10. The Righteous • Whether they saved a thousand people or a single life, those who rescued Jews during the Holocaust demonstrated the possibility of individual choice even in extreme circumstances • These and other acts of conscience and courage, however, saved only a tiny percentage of those targeted for destruction • People who helped save victims of the Holocaust became known as “The Righteous”

    11. Liberation of Nazi Camps • As Allied troops moved in to German occupied Eastern Europe they came across tens of thousands of concentration camp prisoners • Many of these prisoners had survived forced marches from camps in occupied Poland • These prisoners were suffering from starvation and disease

    12. Soviet Liberation of the Camps • Soviet forces were the first to approach a major Nazi camp, reaching Majdanek in July 1944 • Germans were caught off guard by the rapid Soviet advance and attempted to hide the evidence of mass murder by demolishing the camp • Camp staff set fire to the large crematorium used to burn bodies of murdered prisoners

    13. Soviet Liberationof the Camps • In the hasty evacuation the gas chambers were left standing • In the summer of 1944, the Soviets also liberated the Belzec, Sobibor, and Treblinka • The Germans dismantled the camps in 1943, after most of the Polish Jews were already killed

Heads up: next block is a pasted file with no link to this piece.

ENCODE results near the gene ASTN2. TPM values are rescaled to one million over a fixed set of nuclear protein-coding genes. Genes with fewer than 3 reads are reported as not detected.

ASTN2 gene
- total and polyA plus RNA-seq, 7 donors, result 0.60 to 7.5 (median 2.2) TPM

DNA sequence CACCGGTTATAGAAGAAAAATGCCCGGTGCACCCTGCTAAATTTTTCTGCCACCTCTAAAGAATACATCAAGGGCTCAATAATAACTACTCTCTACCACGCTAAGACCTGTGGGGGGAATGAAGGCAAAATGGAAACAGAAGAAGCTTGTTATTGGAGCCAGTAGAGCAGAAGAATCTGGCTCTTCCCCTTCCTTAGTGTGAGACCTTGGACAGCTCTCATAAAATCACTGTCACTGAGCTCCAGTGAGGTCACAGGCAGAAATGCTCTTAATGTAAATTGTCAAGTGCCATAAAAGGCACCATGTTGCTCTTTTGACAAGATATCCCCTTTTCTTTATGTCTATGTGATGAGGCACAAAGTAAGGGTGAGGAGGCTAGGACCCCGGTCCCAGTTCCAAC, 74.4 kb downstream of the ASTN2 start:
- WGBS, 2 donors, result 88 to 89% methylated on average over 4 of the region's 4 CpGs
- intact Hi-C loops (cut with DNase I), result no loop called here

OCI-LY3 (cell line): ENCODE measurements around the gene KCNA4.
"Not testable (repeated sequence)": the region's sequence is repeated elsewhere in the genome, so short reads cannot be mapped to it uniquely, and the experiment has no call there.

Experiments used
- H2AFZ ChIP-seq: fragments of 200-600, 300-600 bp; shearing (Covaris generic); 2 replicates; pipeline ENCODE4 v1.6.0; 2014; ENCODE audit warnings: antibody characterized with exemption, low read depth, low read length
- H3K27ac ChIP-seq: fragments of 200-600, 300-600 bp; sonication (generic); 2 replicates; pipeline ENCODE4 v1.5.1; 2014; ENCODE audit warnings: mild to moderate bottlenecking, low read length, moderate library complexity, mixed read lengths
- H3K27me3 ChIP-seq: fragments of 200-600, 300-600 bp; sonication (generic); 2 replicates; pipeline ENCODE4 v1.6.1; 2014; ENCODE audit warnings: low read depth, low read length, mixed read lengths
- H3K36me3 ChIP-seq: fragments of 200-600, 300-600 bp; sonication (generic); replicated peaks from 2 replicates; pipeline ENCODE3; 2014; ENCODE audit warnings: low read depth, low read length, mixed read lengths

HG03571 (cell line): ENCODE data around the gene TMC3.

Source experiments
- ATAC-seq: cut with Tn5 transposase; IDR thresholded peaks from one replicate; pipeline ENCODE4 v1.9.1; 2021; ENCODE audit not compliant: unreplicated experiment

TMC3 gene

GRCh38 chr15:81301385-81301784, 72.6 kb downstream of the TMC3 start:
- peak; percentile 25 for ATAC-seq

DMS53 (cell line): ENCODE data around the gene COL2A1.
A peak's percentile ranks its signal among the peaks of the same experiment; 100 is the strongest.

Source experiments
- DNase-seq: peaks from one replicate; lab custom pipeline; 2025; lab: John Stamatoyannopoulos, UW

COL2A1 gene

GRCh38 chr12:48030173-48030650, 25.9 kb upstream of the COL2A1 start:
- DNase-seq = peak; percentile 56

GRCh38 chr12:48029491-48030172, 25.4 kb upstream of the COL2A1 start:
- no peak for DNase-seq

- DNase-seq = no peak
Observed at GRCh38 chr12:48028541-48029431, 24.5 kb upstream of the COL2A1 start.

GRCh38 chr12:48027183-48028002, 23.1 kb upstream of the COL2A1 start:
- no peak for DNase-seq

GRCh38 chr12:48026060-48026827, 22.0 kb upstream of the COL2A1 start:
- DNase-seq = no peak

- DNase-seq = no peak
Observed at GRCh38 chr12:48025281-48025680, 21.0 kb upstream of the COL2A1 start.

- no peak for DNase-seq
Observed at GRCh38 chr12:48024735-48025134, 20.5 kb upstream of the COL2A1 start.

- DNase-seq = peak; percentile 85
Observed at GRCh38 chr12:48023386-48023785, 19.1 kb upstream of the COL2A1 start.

14. Liberation of Auschwitz • The Soviets liberated Auschwitz in January 1945 • The Nazis had forced the majority of Auschwitz prisoners to march westward • Soviet soldiers found several thousand emaciated prisoners alive when they arrived

    15. Liberation of Auschwitz • Retreating Germans had destroyed most of the warehouses in the camp, but in the remaining ones the Soviets found personal belongings of the victims • They discovered hundreds of thousands of men's suits, more than 800,000 women's outfits, and more than 14,000 pounds of human hair

    16. American Liberation of the Camps • US forces liberated the Buchenwald camp near Weimar, Germany, on April 11, 1945 • On the day of liberation, an underground prisoner resistance organization seized control of Buchenwald to prevent atrocities by the retreating camp guards • 20, 000 prisoners were rescued at Buchenwald

    17. British Liberationof the Camps • British forces liberated concentration camps in northern Germany • At Bergen-Belsen concentration camp, some 60,000 prisoners were found alive but in critical condition because of a typhoid epidemic • More than 10,000 of them died within a few weeks of liberation

    18. Evidence of Atrocities • Liberators confronted conditions in the Nazi camps, where piles of corpses lay unburied • Only after the liberation of these camps was the full scope of Nazi horrors exposed to the world • The inmates who survived resembled skeletons because of the demands of forced labor and the lack of food, and months and years of maltreatment

    19. Evidence of Atrocities • Many were so weak that they could hardly move • Many of the camps had to be burned down to prevent the spread of epidemics • Survivors of the camps faced a long and difficult road to recovery